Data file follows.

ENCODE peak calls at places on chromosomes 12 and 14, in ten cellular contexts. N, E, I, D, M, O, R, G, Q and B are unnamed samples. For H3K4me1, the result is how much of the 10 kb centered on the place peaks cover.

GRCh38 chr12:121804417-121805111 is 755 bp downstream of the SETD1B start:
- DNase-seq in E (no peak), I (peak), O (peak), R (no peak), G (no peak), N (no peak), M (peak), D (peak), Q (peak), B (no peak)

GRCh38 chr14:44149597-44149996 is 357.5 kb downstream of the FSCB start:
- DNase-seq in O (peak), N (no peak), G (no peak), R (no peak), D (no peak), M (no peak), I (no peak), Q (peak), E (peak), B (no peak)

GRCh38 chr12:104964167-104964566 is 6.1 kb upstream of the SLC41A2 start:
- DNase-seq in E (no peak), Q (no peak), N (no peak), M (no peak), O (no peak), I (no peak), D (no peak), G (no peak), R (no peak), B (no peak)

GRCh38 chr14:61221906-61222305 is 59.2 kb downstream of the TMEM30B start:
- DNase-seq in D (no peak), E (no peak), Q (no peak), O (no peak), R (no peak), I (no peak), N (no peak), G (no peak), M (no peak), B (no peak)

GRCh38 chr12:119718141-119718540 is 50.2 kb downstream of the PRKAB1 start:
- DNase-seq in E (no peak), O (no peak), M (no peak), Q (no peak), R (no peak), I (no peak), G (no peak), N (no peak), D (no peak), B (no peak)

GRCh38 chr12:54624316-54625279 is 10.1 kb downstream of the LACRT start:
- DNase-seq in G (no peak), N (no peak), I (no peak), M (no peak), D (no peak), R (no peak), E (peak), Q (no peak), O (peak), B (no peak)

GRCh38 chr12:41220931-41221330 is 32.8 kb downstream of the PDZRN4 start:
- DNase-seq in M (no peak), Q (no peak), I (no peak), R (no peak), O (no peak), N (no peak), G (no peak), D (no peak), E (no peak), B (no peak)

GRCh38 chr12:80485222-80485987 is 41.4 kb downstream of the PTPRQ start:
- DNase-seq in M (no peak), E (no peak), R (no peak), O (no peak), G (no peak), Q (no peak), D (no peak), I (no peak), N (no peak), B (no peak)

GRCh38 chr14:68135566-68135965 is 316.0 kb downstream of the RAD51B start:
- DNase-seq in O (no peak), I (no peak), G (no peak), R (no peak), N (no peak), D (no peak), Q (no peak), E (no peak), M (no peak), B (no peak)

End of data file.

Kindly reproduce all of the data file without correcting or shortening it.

ENCODE peak calls at places on chromosomes 12 and 14, in ten cellular contexts. N, E, I, D, M, O, R, G, Q and B are unnamed samples. For H3K4me1, the result is how much of the 10 kb centered on the place peaks cover.

GRCh38 chr12:121804417-121805111 is 755 bp downstream of the SETD1B start:
- DNase-seq in E (no peak), I (peak), O (peak), R (no peak), G (no peak), N (no peak), M (peak), D (peak), Q (peak), B (no peak)

GRCh38 chr14:44149597-44149996 is 357.5 kb downstream of the FSCB start:
- DNase-seq in O (peak), N (no peak), G (no peak), R (no peak), D (no peak), M (no peak), I (no peak), Q (peak), E (peak), B (no peak)

GRCh38 chr12:104964167-104964566 is 6.1 kb upstream of the SLC41A2 start:
- DNase-seq in E (no peak), Q (no peak), N (no peak), M (no peak), O (no peak), I (no peak), D (no peak), G (no peak), R (no peak), B (no peak)

GRCh38 chr14:61221906-61222305 is 59.2 kb downstream of the TMEM30B start:
- DNase-seq in D (no peak), E (no peak), Q (no peak), O (no peak), R (no peak), I (no peak), N (no peak), G (no peak), M (no peak), B (no peak)

GRCh38 chr12:119718141-119718540 is 50.2 kb downstream of the PRKAB1 start:
- DNase-seq in E (no peak), O (no peak), M (no peak), Q (no peak), R (no peak), I (no peak), G (no peak), N (no peak), D (no peak), B (no peak)

GRCh38 chr12:54624316-54625279 is 10.1 kb downstream of the LACRT start:
- DNase-seq in G (no peak), N (no peak), I (no peak), M (no peak), D (no peak), R (no peak), E (peak), Q (no peak), O (peak), B (no peak)

GRCh38 chr12:41220931-41221330 is 32.8 kb downstream of the PDZRN4 start:
- DNase-seq in M (no peak), Q (no peak), I (no peak), R (no peak), O (no peak), N (no peak), G (no peak), D (no peak), E (no peak), B (no peak)

GRCh38 chr12:80485222-80485987 is 41.4 kb downstream of the PTPRQ start:
- DNase-seq in M (no peak), E (no peak), R (no peak), O (no peak), G (no peak), Q (no peak), D (no peak), I (no peak), N (no peak), B (no peak)

GRCh38 chr14:68135566-68135965 is 316.0 kb downstream of the RAD51B start:
- DNase-seq in O (no peak), I (no peak), G (no peak), R (no peak), N (no peak), D (no peak), Q (no peak), E (no peak), M (no peak), B (no peak)